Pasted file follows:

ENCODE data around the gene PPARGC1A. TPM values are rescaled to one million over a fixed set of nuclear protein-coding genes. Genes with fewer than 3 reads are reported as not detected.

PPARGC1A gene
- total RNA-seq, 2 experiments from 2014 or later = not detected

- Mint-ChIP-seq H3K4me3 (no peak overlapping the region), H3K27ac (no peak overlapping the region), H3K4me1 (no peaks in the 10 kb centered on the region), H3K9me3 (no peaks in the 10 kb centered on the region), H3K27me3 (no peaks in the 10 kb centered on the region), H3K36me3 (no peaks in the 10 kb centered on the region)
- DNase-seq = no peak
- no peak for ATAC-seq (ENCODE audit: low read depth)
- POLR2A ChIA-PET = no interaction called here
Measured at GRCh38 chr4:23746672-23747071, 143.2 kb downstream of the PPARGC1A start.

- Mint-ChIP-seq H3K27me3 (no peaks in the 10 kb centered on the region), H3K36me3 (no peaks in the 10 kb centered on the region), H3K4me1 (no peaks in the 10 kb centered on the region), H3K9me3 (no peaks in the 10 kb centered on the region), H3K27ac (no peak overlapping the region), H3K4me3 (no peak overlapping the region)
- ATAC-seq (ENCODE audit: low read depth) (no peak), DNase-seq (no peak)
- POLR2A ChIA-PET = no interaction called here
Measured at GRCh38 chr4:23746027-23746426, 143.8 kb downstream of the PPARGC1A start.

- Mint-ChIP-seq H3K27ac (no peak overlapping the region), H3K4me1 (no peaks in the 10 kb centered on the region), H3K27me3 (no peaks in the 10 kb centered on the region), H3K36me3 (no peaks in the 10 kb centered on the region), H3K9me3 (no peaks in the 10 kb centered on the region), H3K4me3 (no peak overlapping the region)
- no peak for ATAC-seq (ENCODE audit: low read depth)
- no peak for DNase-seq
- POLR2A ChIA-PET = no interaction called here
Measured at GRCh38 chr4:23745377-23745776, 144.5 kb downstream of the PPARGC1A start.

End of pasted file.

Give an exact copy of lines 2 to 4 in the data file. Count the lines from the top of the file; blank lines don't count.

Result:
PPARGC1A gene
- total RNA-seq, 2 experiments from 2014 or later = not detected

- Mint-ChIP-seq H3K4me3 (no peak overlapping the region), H3K27ac (no peak overlapping the region), H3K4me1 (no peaks in the 10 kb centered on the region), H3K9me3 (no peaks in the 10 kb centered on the region), H3K27me3 (no peaks in the 10 kb centered on the region), H3K36me3 (no peaks in the 10 kb centered on the region)